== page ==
The first thing I did with the applications was open the browser. It’s the standard Android browser with interface add ons courtesy of HTC. It’s lighting fast, loads pages smoothly and never crashes. Panning is smooth with no lags or dragging frames. I then discovered it allows tapping, zooming and pinching iPhone stye. Result! This makes it Safari’s equal, and better for two reasons: it supports Flash, and functions can be adapted to applications, for example, if you tap a podcast feed link it will invite you to choose a default application to open it, either browser or whatever client you install. You can choose not to set a default and to just choose an application this one time too. After that I opened the albums application, where photos and video are accessed. Visual media look stunning on this screen, really beautiful. The interface allows you to scroll through photos or videos by swiping, and to view you simply tap. Excellent. Smooth, responsive and no lag. Bookmarks are viewed visually as thumbnails, and this can be exported to the home screen as a bookmarks widget. One up for Android.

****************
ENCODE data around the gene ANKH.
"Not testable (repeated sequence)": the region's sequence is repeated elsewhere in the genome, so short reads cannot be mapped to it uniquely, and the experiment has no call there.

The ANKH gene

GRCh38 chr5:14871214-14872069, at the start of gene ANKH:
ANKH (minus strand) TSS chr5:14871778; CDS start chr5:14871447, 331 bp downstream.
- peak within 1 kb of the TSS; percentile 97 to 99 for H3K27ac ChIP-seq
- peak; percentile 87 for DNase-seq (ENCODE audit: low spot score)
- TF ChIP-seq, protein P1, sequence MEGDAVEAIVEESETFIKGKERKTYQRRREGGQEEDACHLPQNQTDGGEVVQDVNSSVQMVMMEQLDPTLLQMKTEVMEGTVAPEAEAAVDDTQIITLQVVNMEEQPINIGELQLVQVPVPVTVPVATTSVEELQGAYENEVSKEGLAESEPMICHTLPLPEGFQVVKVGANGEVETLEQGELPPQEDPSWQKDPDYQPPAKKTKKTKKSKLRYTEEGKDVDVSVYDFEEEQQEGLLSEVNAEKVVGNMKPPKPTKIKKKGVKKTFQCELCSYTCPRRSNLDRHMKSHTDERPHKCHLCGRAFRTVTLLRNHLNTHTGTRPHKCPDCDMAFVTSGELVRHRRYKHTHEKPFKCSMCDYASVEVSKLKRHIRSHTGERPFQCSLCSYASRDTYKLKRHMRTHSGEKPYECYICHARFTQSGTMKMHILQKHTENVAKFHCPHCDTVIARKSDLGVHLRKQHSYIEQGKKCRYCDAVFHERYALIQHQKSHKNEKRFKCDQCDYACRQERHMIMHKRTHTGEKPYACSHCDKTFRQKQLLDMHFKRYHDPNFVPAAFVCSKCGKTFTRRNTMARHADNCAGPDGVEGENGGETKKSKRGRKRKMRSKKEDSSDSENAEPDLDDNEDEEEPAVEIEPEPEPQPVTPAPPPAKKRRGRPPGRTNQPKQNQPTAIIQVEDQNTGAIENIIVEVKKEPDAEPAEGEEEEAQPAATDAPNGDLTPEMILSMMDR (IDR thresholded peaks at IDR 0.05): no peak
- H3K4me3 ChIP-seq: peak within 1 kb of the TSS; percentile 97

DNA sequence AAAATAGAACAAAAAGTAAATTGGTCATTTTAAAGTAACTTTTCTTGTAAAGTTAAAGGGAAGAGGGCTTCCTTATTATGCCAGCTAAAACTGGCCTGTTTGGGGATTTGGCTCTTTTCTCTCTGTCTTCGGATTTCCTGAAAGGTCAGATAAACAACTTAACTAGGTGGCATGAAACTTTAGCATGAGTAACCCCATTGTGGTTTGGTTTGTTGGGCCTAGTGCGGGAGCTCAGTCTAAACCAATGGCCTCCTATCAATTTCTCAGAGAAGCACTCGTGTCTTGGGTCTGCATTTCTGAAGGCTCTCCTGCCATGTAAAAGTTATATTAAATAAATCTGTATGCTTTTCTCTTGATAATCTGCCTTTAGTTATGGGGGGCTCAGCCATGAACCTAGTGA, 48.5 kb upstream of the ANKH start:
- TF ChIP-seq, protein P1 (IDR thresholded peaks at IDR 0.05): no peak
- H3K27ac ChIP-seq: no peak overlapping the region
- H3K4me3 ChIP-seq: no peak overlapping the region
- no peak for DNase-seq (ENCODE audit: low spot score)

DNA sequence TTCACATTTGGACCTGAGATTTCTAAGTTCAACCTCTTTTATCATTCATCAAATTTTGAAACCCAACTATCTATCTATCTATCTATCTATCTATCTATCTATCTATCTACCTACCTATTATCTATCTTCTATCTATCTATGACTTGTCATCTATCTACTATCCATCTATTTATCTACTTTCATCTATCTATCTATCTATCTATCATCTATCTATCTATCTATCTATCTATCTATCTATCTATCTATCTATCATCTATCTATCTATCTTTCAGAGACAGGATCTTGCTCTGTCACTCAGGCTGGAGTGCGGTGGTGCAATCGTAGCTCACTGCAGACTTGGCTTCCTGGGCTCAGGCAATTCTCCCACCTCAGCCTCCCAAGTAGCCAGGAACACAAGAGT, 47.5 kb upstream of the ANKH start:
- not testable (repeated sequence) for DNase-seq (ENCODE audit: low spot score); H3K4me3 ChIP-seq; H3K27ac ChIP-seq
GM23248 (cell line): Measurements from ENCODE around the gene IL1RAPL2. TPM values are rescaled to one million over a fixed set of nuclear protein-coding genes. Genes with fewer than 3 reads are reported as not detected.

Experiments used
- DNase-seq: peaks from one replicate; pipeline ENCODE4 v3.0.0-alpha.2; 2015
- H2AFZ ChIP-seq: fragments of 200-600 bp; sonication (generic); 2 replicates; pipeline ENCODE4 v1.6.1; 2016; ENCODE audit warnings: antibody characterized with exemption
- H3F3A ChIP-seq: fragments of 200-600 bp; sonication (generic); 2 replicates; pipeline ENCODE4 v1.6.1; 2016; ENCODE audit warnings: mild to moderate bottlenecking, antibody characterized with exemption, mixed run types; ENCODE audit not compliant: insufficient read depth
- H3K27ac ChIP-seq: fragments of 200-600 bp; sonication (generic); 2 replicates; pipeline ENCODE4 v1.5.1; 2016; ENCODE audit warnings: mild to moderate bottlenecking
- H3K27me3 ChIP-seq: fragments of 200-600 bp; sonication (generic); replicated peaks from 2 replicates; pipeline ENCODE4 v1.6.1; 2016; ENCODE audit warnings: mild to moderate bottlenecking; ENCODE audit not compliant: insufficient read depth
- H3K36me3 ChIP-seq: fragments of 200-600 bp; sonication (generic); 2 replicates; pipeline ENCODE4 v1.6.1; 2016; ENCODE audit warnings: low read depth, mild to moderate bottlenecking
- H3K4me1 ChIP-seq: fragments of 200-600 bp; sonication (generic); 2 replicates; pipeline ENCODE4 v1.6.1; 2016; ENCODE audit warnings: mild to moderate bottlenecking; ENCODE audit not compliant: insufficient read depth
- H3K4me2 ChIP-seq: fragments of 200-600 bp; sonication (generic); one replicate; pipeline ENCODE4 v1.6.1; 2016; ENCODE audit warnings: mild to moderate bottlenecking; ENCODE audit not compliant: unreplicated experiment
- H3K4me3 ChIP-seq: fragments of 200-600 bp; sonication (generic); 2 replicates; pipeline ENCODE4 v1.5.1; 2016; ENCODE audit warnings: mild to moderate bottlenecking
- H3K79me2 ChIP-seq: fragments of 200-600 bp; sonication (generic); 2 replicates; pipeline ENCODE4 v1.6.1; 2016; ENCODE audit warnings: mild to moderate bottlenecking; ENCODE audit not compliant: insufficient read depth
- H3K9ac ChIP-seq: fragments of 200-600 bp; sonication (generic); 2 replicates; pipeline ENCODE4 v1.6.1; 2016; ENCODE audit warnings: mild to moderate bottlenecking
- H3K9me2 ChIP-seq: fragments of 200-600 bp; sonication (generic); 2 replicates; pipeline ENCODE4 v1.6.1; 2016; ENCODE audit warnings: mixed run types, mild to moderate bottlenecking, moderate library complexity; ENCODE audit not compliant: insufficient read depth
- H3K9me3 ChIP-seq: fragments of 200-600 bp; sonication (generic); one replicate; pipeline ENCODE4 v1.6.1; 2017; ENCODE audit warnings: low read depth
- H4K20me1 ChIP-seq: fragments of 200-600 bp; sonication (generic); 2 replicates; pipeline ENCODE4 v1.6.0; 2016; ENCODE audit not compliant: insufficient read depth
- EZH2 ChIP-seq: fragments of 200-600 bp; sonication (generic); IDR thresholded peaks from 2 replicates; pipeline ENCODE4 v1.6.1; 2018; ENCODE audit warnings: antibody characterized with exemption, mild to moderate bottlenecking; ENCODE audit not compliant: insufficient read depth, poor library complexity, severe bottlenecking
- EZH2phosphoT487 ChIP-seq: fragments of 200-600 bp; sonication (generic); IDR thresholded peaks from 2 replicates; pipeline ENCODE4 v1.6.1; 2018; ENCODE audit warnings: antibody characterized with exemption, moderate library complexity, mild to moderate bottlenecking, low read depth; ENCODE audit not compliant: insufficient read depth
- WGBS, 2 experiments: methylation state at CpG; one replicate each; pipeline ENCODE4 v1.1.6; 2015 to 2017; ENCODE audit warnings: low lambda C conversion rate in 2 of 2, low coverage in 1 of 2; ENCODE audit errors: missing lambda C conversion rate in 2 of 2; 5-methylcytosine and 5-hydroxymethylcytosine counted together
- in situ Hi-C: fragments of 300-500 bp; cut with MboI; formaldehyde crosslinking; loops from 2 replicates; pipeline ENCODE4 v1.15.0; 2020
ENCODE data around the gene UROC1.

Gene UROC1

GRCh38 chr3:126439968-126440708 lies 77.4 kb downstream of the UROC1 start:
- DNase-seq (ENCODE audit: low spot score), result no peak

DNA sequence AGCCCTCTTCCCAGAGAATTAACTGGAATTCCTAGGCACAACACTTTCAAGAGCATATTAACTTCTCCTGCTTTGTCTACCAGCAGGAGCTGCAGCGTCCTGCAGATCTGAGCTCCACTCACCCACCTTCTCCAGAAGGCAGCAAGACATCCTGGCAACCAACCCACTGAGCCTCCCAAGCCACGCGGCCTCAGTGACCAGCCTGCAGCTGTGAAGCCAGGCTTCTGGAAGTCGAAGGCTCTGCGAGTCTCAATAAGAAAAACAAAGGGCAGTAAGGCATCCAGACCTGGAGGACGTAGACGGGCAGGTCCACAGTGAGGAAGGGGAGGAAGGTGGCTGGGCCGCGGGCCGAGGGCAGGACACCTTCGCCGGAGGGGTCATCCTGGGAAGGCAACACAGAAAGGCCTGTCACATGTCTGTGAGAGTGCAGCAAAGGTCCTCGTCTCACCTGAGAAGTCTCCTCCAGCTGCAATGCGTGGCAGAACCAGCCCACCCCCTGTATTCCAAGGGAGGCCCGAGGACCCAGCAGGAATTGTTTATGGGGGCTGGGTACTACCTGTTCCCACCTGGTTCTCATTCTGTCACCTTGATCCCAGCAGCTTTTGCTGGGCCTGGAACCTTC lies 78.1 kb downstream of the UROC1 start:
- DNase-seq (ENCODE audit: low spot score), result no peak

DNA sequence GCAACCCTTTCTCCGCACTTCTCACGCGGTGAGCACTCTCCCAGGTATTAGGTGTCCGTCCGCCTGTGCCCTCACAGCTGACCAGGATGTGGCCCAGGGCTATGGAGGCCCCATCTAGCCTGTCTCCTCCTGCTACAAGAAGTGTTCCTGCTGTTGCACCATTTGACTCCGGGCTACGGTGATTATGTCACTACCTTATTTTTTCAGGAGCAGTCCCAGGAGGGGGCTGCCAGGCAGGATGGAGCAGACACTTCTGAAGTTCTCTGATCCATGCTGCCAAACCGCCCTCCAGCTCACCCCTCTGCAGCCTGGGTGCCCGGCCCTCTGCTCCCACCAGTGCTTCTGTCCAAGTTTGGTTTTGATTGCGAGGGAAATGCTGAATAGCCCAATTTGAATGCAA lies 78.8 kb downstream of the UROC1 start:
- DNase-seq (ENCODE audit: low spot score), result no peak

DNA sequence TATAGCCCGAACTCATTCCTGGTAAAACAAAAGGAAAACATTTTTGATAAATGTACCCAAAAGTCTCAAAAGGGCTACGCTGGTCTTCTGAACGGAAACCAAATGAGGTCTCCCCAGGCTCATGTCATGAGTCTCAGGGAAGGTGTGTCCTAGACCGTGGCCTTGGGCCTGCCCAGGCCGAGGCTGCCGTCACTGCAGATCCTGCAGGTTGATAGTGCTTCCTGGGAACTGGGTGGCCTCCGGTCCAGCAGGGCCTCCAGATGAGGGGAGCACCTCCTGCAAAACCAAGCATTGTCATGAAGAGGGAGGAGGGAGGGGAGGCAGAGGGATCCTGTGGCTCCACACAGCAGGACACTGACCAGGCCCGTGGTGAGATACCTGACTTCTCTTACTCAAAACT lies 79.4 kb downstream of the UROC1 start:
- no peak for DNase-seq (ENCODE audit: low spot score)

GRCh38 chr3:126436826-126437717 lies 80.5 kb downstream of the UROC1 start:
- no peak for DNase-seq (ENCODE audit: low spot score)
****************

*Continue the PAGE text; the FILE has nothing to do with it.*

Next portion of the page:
I then started to rummage around through various applications and I then noticed something we all enjoy: freebies! The phone is shipped with a Twitter client called Peep. Quick Office and a PDF Reader, all preloaded. This is very pleasing and I suspect it was done not only to sell phones, but also to showcase the interface and widget live feeds. Many users would not automatically install these applications so adding them gives a good reason to create widgets which showcases the phone’s power.

    Peep is a fully functional Twitter client supporting photo uploads, geotagging, retweeting and the widget is a live feed pinned on the home screen. It looks great, is slick in Twitter’s native black and cyan and can be customised for notifications.